A. There are several places where things can go wrong:

1. Be sure the dies are the same caliber as the gun chamber.

2. When setting up the full length sizer die, screw the die down until it touches the shell holder at the top of the press stroke. Then lower the shell holder and screw the die down about 1/8 to 1/4 turn. You will feel a slight thump as the leverage system cams over center. Size the case and again check it in the chamber. Size a couple more cases and check in the chamber. If these cases chamber, go ahead and size and load the rest of the cases.

3. If the cases don't chamber, please return the sizer die along with the five fired cases. The fired cases will give us your chamber dimensions and if the chamber is in standard factory tolerance, we'll make the necessary adjustment in the die for you without cost. If, upon our inspection the chamber is out of standard specification, we will notify you of the cost of producing a die to those specifications.


Q. I see a Small Base Die Set listed for my caliber. Do I need these or should I buy a Full Length Die Set or Neck Die Set? How does each set differ?

A. The Small Base Die set is intended for use for ammunition to be used in auto, semi-auto, and lever action rifles so that the loaded round chambers and extracts easily. The Small Base Sizer Die sizes the case from the shoulder to the head of the case a couple of thousandths smaller than a Full Length Sizer Die. In certain calibers it also sets the shoulder of the case back a thousandth or two more than the Full Length Sizer Die. The Full Length Die Set or Neck Die Set is not normally recommended for ammo to be used in auto, semi-auto, or lever action rifles. The Full Length Die set is recommended for ammunition used in bolt action rifles, particularly for ammunition to be used for hunting. The Neck Die Set can also be used to produce ammunition for use in bolt action rifles. The Neck Sizer Die sizes only the neck of the case so it will hold the bullet firmly. It does not size the body of the case nor does it set the shoulder back. Neck sized cases will usually chamber for three or more firings, depending on the powder charge and chamber dimensions. However, over a period of time, a slight drag will be noticed when the bolt is locked. At this point, cases will need to be full length sized and the shoulder set back so they will chamber and extract easily.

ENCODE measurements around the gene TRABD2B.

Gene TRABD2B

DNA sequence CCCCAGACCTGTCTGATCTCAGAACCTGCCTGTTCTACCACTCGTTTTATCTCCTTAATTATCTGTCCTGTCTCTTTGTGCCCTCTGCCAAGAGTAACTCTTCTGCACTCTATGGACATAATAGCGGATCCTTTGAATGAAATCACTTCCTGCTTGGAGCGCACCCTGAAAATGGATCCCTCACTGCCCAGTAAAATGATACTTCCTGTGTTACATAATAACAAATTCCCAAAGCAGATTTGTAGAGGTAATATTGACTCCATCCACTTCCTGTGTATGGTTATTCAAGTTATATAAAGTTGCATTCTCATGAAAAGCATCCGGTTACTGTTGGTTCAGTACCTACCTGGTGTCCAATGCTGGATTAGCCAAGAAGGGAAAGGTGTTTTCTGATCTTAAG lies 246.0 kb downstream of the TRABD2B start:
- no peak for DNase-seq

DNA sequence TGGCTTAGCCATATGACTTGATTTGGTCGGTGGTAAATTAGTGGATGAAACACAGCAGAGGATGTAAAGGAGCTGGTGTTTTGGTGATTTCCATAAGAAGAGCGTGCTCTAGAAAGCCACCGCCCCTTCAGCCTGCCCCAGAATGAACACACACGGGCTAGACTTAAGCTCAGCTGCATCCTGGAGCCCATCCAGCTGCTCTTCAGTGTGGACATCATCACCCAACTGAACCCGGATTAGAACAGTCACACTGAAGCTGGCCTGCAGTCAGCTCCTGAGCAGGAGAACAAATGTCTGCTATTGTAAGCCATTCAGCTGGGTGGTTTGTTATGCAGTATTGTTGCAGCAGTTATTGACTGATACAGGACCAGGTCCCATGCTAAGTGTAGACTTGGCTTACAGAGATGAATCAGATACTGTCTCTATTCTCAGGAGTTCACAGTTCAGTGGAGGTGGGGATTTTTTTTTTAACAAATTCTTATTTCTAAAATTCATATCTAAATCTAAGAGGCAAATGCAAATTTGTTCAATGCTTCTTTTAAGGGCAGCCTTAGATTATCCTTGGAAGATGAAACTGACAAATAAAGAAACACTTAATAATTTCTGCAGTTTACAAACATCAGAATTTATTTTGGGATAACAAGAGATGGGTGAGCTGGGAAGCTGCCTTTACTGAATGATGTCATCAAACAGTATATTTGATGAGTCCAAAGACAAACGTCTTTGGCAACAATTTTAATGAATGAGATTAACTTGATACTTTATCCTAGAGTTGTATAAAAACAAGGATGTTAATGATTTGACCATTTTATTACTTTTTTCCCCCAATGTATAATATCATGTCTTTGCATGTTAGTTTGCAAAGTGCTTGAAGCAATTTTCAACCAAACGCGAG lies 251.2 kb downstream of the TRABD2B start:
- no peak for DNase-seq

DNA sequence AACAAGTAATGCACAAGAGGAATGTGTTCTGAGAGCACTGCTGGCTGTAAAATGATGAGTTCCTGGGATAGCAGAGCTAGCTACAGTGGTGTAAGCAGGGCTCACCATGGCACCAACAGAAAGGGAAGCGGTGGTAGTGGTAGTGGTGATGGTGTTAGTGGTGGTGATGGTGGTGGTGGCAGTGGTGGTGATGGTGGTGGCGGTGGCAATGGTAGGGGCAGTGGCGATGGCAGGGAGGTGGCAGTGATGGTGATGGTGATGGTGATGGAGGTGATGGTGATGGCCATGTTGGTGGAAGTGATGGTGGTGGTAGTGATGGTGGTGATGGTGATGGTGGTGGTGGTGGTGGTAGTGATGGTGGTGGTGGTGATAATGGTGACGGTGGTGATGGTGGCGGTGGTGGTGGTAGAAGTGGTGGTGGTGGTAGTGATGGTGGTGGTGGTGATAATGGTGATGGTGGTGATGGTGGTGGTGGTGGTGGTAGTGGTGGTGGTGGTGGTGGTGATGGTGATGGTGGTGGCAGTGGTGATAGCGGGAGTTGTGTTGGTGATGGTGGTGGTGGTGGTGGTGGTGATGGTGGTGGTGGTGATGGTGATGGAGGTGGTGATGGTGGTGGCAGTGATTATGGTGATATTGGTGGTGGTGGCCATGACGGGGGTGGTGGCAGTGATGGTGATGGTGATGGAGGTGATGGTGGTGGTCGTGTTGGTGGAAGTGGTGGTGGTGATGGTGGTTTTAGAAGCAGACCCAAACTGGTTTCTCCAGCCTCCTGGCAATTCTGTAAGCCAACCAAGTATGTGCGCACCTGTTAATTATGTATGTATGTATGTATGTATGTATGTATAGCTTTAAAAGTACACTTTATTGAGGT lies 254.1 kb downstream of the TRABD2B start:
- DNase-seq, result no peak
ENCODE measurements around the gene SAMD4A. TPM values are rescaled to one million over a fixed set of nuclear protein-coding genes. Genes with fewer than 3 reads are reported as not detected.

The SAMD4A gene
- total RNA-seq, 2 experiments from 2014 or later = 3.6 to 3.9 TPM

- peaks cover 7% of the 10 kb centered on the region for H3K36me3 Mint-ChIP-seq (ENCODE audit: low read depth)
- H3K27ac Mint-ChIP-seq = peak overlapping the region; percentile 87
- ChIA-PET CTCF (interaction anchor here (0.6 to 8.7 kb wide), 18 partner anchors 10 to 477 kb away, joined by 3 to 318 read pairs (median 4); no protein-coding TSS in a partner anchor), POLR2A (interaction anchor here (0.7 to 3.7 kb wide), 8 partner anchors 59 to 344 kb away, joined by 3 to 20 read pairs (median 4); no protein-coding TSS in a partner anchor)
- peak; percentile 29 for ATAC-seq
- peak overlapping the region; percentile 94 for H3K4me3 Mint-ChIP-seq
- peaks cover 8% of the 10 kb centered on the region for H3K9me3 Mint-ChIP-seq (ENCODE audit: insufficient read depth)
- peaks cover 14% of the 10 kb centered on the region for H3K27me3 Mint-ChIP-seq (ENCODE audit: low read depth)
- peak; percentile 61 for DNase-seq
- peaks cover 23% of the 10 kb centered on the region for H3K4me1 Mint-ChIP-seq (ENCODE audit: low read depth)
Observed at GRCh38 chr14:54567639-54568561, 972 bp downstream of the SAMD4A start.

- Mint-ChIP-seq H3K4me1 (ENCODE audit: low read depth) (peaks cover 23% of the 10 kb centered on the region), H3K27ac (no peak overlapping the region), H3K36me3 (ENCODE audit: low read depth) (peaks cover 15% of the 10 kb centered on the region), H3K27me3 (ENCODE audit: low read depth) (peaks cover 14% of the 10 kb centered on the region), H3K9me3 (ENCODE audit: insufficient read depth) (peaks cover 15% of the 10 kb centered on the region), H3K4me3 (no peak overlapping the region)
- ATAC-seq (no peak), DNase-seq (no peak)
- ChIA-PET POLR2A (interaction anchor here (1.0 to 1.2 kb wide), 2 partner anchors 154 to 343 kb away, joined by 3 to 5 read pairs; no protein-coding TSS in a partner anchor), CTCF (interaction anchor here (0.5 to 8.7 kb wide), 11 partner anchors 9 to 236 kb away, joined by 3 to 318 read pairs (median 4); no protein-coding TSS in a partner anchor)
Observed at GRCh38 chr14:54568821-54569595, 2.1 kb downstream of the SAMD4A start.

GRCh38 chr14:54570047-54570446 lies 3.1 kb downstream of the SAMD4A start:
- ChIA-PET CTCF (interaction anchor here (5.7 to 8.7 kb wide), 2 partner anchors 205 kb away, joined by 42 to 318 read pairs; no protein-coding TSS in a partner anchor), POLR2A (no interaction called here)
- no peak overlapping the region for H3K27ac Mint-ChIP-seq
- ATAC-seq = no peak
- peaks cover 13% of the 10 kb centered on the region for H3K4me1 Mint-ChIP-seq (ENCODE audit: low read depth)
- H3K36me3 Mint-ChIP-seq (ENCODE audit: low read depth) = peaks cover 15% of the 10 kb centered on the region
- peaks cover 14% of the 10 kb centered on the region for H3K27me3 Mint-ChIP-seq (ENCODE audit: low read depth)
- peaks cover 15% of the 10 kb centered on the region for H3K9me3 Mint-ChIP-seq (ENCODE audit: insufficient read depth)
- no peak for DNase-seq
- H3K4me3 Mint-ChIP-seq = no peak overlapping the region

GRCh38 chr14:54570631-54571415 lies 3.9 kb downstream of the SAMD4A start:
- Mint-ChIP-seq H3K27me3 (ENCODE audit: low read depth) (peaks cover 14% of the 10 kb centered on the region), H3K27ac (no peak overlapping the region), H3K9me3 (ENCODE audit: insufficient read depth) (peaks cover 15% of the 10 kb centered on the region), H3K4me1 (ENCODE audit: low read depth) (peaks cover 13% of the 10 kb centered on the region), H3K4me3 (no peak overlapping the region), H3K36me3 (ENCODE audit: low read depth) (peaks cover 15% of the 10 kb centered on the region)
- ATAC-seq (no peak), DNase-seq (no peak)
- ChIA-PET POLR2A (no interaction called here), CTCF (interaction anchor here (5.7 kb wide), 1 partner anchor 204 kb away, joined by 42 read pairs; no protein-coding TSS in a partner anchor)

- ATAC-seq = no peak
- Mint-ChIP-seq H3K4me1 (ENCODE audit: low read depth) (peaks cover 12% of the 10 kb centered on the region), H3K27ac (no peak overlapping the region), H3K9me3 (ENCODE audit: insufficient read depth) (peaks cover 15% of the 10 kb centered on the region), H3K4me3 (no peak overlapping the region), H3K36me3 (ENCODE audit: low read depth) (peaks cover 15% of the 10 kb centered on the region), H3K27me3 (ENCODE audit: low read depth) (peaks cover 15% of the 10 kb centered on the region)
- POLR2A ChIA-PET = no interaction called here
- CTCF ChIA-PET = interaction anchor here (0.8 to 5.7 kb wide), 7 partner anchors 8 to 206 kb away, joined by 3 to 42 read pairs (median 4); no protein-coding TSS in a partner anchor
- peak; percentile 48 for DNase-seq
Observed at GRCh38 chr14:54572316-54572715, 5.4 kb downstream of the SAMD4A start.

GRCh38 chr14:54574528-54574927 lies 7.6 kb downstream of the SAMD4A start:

Q. I had a stuck case in my sizer die and when I finally got it out, I damaged the Expander-Decapping Unit (Rod, Ball, and Pin). I can't find one locally. What can I do?

A. If this item is not available from your dealer, you may call or e-mail us. We'll need to know the caliber and whether the dies are in a heavy duty green storage box (standard dies) or a clear plastic clamshell (Reloader Special dies). The part will be mailed to you without cost via first class mail.


Q. When I seat the bullet, the seater plug cuts a ring around the bullet just below the nose. What causes this?

A. In short, the seater plug does not fit the bullet you are using. The seater plug furnished with the Seater Die normally will fit the great majority of the bullets for that particular caliber. However, we cannot make one seater plug fit all bullets currently available. If you experience this problem or any similar problem where the seater plug doesn't match the bullet and you wish to have a special seater plug made, we can supply one from the Special Order Department at minimum cost. See our Special Order Catalog for current pricing.